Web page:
Sun Above and Blooms Below

Sun Above and Blooms Below: A Springtime of Opposites takes a field trip to the farm with Miss Ava’s class to see chicks hatch! It’s a little cold and wet as they make their way to the warm, dry barn that houses an incubator full of eggs—some smooth, some slightly cracked! The curious classmates discover opposites as their cloudy, rainy day turns bright and sunny! School and family trips to farms in Hunterdon County, New Jersey, inspired me to write this book.

Together with Pick a Circle, Gather Squares: A Fall Harvest of Shapes, Cheers for a Dozen Ears: A Summer Crop of Counting, and Sugar White Snow and Evergreens: A Winter Wonderland of ColorSun Above and Blooms Below is published by Albert Whitman & Company and beautifully illustrated by Susan Swan.

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In their fourth seasonally themed, concept-driven collaboration (following Sugar White Snow and Evergreens and other titles), Chernesky and Swan allow readers to accompany an ethnically diverse class on a field trip to a farm. As in the earlier books, Chernesky’s upbeat verse puts the concept front and center (“From far away a weather vane/ led us down a crooked lane,/ past straight wood fences, squat red pens./ We parked near barns and clucking hens”), and Swan’s detailed, vividly textured collages invite close study of each page. Ages 4–7. Author’s agent: Susan Hawk, Bent Agency. (Mar.)—Publishers Weekly

There’s just so much fun packed into this happy springtime tale that readers will want to hear it read aloud many a time. Color, collage, rhythm and rhyme, and the concept of opposites are combined in this clever, simple story of a spontaneous field trip. One morning, Miss Ava decides that her students would much rather be out than in, and they all hop on a bus and spend the day at a nearby farm. The adventure is described in couplets that include pairs of antonyms, such as up and down, crooked and straight, topand bottom, and cloudy and sunny. These words are set off from the rest of the text in larger, bold letters so young readers can learn to recognize them. Mixed-media illustrations seamlessly integrate digital images and cut-paper collage to fill each two-page spread with color, depth, and texture.Amina Chaudhri, Booklist

PreS-Gr 2–Chernesky and Swan, creators of Pick a Circle, Gather Squares: A Fall Harvesting of Shapes (Albert Whitman, 2013), have teamed up again, this time to showcase opposites. Miss Ava’s class has spring fever. Despite the rain, she takes her students on a  field trip. In this rhyming adventure, the kids discover “a springtime of opposites” on their journey to a local farm. Riding on the school bus, they soar up hills and back down. They travel a crooked lane and pass straight wood fences. At the farm, they see big and small chickens and white and black barn cats. Each pair of opposites is emphasized in bold text. The highlight of the trip is watching baby chicks hatch in the warm incubator. When the students board the bus to head for home, they realize that “Springtime opposites are everywhere!” Although the story is engaging, some of the rhymes are a bit awkward (“A rooster crowed atop the coop/At the bottom, chicken poop!”). The brightly colored collage illustrations fill the pages, adding some country charm to the story and offering plenty of rustic details for children to look at. VERDICT Young fans of the series will enjoy learning their opposites along with the children in Miss Ava’s class.–Linda L. Walkins, Saint Joseph Preparatory High School, Boston, MA, School Library Journal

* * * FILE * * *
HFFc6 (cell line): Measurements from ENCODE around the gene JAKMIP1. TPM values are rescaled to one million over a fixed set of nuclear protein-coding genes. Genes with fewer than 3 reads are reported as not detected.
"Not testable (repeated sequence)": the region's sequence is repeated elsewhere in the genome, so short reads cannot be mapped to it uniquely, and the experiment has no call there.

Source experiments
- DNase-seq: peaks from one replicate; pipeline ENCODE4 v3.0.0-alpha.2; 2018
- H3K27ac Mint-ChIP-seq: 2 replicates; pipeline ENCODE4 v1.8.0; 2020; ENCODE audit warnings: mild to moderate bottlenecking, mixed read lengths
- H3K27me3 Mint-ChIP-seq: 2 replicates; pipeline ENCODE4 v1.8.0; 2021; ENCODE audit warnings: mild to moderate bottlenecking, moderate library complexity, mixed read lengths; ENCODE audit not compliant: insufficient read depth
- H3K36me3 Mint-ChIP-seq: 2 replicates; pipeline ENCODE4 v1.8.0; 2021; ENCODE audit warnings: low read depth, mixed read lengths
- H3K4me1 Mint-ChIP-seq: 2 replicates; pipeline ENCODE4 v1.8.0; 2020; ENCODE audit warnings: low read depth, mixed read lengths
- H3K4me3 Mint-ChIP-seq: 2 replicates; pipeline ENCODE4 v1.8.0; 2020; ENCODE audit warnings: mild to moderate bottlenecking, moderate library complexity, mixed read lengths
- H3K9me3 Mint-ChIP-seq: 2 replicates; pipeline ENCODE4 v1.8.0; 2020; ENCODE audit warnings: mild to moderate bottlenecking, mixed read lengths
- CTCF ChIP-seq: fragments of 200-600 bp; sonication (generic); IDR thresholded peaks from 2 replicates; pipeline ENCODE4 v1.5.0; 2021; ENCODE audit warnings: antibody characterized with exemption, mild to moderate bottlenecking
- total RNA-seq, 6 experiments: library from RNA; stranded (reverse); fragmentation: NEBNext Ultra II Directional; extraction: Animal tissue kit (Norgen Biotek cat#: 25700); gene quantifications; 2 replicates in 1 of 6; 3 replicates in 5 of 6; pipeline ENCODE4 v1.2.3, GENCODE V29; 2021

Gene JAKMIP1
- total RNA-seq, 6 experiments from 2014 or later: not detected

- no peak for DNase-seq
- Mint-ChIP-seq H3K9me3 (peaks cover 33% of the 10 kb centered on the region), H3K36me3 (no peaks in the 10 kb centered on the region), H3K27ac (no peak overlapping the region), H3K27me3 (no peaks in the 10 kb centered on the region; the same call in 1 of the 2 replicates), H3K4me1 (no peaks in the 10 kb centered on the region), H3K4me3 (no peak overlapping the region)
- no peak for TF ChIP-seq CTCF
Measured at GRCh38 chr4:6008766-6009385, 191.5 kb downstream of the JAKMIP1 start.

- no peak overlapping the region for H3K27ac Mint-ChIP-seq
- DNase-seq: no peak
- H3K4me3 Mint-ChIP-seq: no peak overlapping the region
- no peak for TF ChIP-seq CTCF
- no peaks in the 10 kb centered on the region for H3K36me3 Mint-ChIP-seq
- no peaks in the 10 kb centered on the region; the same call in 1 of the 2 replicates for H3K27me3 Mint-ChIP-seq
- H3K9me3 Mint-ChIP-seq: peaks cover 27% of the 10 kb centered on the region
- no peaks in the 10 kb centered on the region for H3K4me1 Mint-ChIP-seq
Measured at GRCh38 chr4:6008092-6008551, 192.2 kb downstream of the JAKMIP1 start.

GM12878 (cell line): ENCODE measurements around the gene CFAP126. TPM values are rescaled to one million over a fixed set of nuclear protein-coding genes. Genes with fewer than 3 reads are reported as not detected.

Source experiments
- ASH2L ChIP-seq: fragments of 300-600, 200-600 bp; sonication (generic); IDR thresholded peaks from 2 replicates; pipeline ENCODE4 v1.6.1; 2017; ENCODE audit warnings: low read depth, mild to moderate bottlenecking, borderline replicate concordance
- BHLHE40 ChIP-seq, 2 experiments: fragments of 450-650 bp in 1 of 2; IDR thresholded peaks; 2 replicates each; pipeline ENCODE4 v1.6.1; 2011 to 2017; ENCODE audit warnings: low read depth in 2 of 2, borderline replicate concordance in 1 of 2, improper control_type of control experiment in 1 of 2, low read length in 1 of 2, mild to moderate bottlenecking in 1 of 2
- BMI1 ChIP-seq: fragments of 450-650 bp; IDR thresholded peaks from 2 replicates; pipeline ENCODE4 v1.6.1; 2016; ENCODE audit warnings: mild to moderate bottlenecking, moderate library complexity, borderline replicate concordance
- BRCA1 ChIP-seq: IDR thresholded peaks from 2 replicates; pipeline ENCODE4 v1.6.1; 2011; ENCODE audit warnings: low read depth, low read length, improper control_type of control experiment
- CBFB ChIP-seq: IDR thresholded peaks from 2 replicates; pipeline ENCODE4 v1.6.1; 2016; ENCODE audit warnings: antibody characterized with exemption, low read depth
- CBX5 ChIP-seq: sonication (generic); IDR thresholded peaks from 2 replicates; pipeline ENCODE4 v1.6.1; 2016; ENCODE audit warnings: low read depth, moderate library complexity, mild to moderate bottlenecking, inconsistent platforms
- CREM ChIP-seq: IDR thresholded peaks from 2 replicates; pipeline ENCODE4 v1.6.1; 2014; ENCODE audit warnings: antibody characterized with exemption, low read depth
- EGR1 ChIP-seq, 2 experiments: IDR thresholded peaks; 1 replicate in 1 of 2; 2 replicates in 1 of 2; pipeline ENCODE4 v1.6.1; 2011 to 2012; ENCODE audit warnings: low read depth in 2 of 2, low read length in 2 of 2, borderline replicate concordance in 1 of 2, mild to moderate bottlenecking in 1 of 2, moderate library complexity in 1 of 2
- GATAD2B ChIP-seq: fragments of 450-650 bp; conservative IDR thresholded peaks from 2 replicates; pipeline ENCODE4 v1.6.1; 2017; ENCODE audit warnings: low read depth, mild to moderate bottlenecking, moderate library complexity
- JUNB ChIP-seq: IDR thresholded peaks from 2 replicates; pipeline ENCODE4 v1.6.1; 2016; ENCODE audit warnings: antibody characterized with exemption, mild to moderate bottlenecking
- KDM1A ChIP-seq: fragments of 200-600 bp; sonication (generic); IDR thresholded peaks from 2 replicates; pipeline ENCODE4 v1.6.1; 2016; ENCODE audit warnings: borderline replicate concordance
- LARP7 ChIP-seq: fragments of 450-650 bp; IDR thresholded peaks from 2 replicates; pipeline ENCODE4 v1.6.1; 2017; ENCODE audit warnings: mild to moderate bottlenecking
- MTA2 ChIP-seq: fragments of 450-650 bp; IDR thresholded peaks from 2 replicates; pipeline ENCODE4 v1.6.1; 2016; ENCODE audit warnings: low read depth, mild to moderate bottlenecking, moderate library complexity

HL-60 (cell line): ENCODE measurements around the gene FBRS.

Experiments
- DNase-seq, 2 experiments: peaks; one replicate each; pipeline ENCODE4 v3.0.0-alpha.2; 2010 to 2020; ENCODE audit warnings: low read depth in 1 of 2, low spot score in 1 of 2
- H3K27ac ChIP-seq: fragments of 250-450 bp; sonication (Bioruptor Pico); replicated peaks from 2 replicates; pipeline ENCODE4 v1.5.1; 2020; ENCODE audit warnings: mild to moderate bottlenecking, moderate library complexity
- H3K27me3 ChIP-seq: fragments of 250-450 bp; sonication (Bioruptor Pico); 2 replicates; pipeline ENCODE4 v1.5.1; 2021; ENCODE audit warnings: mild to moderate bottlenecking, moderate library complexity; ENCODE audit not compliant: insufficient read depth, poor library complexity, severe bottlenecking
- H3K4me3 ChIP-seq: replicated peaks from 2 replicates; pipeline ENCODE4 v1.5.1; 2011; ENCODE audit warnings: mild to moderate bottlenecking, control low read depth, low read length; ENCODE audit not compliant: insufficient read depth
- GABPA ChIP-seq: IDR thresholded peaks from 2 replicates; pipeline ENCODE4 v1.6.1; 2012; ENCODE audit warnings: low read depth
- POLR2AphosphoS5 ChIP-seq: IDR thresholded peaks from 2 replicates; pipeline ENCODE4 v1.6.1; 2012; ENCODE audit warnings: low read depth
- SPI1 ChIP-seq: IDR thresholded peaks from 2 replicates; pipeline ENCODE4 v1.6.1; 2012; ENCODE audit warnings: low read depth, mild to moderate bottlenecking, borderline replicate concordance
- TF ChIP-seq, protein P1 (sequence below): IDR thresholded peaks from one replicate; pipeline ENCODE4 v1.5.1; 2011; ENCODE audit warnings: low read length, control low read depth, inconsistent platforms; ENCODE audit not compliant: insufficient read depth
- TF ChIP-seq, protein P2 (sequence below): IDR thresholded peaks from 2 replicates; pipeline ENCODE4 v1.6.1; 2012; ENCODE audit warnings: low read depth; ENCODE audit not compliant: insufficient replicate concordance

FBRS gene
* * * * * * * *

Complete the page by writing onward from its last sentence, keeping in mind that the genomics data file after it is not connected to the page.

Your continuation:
“March 20th is the official first day of Spring, and many of us are more than ready to enjoy the season. It might be a little to early to get out and seriously garden but it is not too early to talk about the season with our kids, grandchildren, students,  and so on. So, here are some wonderful easy nonfiction and picture books to share with our younger readers about the wonders of Spring.” List includes: Sun Above and Blooms Below: a Springtime of Opposites—”Celebrating the Onset of Spring With Children,” Cheshire Library Blog

As the days get longer and the nights get shorter, we start to see evidence of the changing seasons which tells us spring is coming. On March 20, we will welcome the first official day of spring. What better way to shake off the winter doldrums than to dive into some children’s picture books about the changing of the season!…A school field trip to the country is just the thing to chase away cabin fever. It’s also a great way to explore the opposites found on every page in Sun Above and Blooms Below: A Springtime of Opposites by Felicia Sanzari Chernesky with boldly colorful, collage-style illustrations by Susan Swan. Whether it’s open and closed, up and down or many and few, children will delight in seeing the seasonal changes that bring about new life on the farm.—Christina, “Bring on Spring,” Between the Covers, Baltimore County Public Library

Well, it is officially spring here in the Pacific Northwest!  And with Spring Break coming to an end and April about to begin, it’s only appropriate to read some books about spring!  Here’s some wonderful picture books to explore the start of the spring season together with a little one on your lap. Sun Above and Blooms Below: A Springtime of Opposites by Felicia Sanzari Chernesky A class takes a springtime field trip to a farm to see chicks hatch and discover many opposite things in their surroundings. This is also a fun book to look at and point out all the different shapes and patterns through the collage-like illustrations.—Janet, Youth Service Librarian, “Spring Has Sprung!” Family Book Bag Blog, Tigard Public Library, Portland, Oregon